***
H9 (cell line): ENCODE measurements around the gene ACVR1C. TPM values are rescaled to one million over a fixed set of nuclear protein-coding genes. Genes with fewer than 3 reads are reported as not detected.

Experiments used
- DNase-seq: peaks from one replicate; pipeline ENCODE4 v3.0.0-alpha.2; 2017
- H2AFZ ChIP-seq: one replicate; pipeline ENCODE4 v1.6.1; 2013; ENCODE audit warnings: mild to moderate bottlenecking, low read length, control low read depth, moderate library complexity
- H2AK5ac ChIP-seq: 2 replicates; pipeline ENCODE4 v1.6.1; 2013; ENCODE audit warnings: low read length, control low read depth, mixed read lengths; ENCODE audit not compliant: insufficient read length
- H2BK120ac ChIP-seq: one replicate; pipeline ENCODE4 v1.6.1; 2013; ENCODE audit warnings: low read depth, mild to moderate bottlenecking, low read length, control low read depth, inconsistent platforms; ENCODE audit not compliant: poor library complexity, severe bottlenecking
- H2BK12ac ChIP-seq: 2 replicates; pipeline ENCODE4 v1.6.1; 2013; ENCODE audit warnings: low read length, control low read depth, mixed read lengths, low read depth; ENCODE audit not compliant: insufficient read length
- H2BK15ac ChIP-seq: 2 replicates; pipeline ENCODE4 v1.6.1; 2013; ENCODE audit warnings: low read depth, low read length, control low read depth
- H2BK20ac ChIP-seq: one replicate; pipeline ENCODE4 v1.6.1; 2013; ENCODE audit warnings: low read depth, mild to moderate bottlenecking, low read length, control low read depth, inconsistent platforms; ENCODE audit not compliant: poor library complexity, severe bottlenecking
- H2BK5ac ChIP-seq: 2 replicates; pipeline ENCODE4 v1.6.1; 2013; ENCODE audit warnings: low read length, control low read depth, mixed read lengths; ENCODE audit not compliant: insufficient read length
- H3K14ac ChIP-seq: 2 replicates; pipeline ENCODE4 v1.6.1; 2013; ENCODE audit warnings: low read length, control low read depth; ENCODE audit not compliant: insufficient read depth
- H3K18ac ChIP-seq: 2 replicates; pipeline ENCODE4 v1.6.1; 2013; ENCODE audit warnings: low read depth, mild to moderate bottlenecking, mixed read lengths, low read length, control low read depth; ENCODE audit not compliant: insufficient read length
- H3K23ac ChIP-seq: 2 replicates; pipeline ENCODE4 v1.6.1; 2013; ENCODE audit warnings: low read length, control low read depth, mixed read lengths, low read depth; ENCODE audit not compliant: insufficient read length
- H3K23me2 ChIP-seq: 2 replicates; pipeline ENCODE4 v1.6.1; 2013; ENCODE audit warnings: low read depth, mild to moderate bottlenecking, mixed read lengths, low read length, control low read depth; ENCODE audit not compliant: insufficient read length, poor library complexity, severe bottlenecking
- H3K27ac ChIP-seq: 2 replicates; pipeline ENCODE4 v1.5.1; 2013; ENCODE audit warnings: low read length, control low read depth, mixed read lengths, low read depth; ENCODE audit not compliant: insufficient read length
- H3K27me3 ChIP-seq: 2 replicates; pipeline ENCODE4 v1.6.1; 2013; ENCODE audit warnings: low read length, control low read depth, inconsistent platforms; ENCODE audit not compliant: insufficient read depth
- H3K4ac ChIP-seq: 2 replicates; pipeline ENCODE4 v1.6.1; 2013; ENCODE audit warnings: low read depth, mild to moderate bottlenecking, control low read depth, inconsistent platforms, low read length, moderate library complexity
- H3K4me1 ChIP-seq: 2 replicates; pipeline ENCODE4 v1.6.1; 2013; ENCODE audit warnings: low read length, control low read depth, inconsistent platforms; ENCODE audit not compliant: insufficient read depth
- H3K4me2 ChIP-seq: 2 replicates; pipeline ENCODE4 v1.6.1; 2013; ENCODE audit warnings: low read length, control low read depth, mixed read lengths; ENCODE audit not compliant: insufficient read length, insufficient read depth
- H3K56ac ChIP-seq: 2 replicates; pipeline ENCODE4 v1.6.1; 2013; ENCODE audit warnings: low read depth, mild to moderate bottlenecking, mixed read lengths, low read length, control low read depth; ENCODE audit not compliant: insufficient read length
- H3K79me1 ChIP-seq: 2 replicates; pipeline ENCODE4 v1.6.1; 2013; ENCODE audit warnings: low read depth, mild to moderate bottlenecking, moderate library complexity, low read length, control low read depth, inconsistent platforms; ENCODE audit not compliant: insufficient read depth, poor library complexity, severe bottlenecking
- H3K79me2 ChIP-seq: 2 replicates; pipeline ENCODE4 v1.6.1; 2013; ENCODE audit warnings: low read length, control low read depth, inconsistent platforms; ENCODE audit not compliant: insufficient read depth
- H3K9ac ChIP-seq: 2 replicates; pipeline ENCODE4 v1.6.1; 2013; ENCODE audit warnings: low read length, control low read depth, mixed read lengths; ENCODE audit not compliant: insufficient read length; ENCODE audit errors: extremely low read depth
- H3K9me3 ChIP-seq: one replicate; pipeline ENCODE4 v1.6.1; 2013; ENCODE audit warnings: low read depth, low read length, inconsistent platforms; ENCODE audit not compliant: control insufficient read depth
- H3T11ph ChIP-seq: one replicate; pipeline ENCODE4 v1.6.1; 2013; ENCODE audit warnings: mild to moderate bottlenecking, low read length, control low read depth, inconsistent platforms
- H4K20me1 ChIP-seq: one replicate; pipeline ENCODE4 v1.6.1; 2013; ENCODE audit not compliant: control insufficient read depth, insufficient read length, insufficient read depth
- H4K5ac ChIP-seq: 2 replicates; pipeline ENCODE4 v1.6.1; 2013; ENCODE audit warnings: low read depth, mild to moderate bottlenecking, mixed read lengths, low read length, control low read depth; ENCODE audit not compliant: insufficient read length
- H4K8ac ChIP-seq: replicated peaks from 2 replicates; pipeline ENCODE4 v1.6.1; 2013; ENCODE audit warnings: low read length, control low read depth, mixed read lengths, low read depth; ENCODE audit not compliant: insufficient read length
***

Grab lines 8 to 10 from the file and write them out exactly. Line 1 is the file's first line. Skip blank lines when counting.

- H2BK15ac ChIP-seq: 2 replicates; pipeline ENCODE4 v1.6.1; 2013; ENCODE audit warnings: low read depth, low read length, control low read depth
- H2BK20ac ChIP-seq: one replicate; pipeline ENCODE4 v1.6.1; 2013; ENCODE audit warnings: low read depth, mild to moderate bottlenecking, low read length, control low read depth, inconsistent platforms; ENCODE audit not compliant: poor library complexity, severe bottlenecking
- H2BK5ac ChIP-seq: 2 replicates; pipeline ENCODE4 v1.6.1; 2013; ENCODE audit warnings: low read length, control low read depth, mixed read lengths; ENCODE audit not compliant: insufficient read length